The Art of Placemaking
Placemaking encompasses three main types: strategic, tactical, and creative. Strategic placemaking combines form and function to create places where people want to live, work, play, and learn. Tactical placemaking employs a phased approach to enact change. Creative placemaking integrates arts, culture, and creativity into the built environment.
Bricktown OKC epitomizes placemaking with its diverse array of quality places. These include not only various concert venues that promote creativity and artistic engagement, but public art and even live busking on the sidewalks. These quality places forge connections between people and Bricktown OKC’s history and physical environment, enhancing its economic impact.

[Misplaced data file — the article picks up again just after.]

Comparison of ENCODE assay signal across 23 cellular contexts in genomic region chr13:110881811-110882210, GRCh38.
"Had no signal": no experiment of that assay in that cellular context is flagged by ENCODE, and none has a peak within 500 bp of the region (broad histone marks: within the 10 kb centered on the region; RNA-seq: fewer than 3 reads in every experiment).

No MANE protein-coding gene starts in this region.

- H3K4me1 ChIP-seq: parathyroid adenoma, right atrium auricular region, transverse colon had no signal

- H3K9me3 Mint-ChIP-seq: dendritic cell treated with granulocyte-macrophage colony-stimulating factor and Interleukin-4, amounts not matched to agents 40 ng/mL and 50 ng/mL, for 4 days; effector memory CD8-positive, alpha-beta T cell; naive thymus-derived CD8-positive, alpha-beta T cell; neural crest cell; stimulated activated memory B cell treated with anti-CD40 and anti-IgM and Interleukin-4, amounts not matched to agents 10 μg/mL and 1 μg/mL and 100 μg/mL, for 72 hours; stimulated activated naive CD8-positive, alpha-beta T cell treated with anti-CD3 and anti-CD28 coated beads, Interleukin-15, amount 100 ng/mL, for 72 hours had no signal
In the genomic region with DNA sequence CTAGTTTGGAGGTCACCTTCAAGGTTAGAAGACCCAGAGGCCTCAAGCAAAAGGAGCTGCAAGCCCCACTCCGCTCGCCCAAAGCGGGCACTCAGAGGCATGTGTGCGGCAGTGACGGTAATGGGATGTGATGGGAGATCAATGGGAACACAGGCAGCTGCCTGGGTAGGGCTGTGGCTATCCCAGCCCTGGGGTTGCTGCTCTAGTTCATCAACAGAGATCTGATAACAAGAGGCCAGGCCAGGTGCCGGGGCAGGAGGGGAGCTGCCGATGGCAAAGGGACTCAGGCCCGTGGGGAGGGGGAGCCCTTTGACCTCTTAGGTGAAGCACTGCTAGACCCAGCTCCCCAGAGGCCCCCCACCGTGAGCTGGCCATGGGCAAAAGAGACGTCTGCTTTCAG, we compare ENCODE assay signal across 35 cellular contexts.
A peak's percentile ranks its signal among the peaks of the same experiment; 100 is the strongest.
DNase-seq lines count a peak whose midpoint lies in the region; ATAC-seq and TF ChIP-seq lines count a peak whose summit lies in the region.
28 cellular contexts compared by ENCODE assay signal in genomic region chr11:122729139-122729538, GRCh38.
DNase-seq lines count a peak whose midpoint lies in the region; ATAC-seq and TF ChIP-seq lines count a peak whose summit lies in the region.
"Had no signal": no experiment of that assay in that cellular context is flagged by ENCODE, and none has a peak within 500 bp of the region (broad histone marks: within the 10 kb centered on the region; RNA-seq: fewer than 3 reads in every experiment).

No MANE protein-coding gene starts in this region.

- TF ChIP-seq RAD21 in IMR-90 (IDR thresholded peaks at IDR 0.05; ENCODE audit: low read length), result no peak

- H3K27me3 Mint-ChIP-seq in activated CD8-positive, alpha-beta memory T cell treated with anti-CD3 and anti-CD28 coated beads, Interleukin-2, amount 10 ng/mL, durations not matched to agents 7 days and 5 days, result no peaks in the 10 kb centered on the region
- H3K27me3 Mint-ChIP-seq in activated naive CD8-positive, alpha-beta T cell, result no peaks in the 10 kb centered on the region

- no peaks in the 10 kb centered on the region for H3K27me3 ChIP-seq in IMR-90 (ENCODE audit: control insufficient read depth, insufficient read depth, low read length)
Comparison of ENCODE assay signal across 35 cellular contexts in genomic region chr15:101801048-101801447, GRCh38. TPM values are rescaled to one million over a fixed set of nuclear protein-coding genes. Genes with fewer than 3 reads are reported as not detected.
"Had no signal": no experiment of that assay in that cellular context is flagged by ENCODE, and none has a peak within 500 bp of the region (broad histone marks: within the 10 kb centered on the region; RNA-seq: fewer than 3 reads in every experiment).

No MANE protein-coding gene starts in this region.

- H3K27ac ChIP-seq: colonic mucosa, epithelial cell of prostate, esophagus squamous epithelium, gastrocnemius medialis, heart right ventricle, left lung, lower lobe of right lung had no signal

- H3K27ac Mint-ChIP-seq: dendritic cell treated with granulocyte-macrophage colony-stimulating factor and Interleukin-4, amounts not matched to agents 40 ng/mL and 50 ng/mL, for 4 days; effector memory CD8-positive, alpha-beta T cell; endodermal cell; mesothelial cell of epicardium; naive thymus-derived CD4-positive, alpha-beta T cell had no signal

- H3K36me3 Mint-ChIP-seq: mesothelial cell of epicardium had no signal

The Economic Impact of Bricktown OKC
Bricktown OKC’s economic impact is multifaceted. As a live district, it is home to over 250 households with a combined income of $16 million, catalyzing a chain of economic activity. As a work district, it accommodates more than 4,600 workers, necessitating supporting economic activities. Lastly, as a play district, it attracts 1.8 million visitors annually, further fueling economic growth.
In total, Bricktown OKC sustains 9,485 local jobs, generates $501.3 million in labor income, and contributes $1.4 billion to local production of goods and services.
The journey of Bricktown OKC from a thriving economic center to a neglected district, and ultimately to a vibrant live, work, play destination, underscores the power of strategic urban development and placemaking. As Oklahoma City continues its urbanization, Bricktown OKC’s economic influence will deepen, benefitting the entire city. Its story serves as a testament to the fact that history and culture can be valuable assets for economic growth, and the creation of quality places can truly transform a community. Bricktown OKC’s remarkable resurgence serves as an inspiration to urban planners and communities across the nation.